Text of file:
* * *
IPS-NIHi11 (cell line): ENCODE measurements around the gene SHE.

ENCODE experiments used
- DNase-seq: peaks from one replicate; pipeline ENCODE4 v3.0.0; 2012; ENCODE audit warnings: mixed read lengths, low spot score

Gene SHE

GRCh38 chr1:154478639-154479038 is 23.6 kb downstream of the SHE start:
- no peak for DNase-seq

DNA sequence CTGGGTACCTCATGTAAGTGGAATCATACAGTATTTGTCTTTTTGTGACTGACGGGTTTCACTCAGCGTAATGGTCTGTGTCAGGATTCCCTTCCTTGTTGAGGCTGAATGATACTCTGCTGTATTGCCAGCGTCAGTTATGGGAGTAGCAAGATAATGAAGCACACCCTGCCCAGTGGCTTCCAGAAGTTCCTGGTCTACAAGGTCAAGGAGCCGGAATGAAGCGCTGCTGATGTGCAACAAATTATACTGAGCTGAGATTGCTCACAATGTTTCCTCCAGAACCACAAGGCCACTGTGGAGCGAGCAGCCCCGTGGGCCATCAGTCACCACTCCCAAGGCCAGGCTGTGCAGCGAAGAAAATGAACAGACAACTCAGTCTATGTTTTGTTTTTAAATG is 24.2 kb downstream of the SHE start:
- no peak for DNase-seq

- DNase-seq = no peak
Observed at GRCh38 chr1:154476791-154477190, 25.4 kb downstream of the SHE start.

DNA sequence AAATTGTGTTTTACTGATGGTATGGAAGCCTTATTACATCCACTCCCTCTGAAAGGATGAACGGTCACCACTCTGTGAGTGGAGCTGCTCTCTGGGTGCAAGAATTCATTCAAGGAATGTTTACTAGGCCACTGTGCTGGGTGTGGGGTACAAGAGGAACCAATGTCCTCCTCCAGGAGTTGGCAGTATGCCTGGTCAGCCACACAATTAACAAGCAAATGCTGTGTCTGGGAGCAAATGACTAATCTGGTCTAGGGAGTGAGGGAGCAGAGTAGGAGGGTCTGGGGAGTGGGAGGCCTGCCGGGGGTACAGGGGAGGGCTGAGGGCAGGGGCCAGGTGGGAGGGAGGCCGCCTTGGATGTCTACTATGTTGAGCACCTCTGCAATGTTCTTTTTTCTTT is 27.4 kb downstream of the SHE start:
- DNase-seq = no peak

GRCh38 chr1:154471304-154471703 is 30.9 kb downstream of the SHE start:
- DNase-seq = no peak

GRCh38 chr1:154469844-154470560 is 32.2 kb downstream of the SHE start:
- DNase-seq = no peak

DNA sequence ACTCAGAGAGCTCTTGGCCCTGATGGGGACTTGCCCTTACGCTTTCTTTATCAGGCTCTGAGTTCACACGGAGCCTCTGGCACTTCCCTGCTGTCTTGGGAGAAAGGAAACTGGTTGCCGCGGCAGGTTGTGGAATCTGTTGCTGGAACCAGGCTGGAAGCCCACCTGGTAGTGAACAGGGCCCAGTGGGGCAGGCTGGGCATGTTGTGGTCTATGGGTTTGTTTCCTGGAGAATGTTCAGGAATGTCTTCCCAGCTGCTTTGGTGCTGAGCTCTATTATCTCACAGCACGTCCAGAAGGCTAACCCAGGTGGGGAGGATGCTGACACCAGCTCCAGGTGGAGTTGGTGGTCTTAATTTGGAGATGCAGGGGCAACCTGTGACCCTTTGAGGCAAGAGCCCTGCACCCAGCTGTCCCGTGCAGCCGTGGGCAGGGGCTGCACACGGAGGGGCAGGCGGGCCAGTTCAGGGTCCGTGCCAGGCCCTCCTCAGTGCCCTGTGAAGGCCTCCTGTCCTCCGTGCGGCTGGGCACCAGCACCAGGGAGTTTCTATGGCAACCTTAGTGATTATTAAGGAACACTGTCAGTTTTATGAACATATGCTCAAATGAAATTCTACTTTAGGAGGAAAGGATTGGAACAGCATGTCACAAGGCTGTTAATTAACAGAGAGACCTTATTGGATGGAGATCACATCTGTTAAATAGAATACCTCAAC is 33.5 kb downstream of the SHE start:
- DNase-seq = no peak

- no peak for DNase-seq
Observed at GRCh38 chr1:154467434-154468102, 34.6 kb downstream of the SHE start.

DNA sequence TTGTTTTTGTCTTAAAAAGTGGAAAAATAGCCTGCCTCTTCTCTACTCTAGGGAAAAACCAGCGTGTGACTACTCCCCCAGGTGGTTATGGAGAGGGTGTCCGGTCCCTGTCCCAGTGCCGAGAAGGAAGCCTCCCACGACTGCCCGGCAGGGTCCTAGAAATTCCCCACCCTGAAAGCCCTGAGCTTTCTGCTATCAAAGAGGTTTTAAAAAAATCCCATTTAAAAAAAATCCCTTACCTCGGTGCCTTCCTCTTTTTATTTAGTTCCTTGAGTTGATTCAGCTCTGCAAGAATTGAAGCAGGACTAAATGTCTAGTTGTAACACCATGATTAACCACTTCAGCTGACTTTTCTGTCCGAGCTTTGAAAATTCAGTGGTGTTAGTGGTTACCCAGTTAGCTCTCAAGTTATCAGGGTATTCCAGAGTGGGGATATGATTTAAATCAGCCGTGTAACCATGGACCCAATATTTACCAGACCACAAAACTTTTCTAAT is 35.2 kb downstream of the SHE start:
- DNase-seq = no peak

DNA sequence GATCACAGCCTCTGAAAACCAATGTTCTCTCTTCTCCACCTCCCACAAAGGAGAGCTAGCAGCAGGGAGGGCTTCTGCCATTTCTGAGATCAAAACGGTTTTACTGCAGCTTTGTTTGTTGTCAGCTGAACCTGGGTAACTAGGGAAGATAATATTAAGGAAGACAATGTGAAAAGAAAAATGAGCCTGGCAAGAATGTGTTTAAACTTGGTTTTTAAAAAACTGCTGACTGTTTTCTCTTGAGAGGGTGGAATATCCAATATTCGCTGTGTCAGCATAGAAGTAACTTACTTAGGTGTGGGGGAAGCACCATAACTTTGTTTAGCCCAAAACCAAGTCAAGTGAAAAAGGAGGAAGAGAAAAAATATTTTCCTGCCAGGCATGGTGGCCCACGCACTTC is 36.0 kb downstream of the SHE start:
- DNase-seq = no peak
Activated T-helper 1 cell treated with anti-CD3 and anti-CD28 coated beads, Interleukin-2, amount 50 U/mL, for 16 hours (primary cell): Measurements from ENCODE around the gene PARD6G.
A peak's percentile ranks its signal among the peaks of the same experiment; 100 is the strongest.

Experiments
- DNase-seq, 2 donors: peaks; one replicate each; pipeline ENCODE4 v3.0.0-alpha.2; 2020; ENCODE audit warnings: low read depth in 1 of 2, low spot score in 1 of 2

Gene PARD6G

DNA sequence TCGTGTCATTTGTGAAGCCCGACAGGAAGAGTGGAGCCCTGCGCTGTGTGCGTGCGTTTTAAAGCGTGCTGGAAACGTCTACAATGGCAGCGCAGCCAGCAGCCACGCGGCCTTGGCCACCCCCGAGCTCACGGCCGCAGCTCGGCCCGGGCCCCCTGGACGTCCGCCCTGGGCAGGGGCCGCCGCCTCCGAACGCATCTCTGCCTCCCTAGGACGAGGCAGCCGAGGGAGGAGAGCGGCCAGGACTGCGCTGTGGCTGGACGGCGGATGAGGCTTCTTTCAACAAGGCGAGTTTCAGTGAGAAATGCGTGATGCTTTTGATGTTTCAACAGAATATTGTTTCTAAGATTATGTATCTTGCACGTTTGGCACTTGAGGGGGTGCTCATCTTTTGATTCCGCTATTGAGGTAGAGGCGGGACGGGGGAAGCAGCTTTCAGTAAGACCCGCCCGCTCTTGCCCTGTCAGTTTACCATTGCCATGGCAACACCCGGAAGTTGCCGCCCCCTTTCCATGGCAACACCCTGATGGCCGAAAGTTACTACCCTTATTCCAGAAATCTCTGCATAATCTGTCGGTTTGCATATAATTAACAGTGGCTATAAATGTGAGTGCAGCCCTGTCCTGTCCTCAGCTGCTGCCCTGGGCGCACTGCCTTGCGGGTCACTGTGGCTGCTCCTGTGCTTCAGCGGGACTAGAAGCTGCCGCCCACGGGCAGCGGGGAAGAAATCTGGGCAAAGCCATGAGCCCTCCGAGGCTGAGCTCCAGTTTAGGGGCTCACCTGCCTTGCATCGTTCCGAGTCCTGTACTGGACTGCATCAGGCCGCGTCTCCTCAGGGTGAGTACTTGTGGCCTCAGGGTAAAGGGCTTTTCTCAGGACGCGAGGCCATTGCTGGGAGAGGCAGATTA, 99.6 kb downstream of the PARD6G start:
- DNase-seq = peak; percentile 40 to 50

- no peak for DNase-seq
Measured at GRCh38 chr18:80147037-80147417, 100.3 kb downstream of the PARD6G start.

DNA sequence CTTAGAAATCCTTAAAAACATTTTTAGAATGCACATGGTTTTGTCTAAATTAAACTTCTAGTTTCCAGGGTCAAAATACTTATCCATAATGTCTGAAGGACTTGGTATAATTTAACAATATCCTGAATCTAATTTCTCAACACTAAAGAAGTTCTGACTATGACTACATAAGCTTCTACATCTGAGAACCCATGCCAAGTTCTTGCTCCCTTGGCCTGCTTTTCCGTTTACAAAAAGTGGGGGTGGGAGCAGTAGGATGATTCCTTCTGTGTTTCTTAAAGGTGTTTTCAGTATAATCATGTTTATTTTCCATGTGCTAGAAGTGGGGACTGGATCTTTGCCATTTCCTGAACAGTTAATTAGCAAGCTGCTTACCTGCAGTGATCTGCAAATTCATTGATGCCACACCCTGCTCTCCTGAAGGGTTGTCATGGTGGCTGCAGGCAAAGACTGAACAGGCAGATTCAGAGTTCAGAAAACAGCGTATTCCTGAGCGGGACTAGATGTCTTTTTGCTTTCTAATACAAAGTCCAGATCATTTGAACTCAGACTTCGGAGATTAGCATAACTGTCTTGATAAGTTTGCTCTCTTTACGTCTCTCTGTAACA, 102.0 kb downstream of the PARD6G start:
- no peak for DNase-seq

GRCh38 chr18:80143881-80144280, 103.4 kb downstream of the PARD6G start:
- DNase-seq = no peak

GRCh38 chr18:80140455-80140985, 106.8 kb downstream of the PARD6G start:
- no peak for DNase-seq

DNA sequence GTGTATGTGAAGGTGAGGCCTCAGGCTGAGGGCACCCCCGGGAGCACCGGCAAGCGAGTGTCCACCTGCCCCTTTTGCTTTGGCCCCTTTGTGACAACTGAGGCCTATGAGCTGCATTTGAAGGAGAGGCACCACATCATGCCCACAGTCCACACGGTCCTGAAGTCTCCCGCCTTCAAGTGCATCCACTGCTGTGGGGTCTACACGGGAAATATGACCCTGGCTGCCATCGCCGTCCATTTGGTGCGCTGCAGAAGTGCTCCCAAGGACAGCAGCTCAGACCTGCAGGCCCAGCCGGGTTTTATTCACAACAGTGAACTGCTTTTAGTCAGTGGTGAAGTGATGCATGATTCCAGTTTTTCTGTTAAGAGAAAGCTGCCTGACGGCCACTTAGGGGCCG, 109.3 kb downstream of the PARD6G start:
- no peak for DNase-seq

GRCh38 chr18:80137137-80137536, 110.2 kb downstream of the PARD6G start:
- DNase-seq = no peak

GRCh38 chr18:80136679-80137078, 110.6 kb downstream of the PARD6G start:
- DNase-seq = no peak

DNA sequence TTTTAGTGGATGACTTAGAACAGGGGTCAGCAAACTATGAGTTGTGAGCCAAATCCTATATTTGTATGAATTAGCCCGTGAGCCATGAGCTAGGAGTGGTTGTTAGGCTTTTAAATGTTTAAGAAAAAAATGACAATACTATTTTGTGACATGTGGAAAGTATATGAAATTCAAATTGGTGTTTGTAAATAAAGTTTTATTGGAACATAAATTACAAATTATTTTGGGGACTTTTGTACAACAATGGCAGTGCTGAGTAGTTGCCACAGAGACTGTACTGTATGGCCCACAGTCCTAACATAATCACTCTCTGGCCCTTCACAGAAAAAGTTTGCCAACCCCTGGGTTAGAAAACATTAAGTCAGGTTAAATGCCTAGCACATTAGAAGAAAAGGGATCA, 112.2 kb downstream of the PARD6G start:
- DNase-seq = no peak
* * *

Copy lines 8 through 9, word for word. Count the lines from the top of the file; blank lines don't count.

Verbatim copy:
- no peak for DNase-seq

- DNase-seq = no peak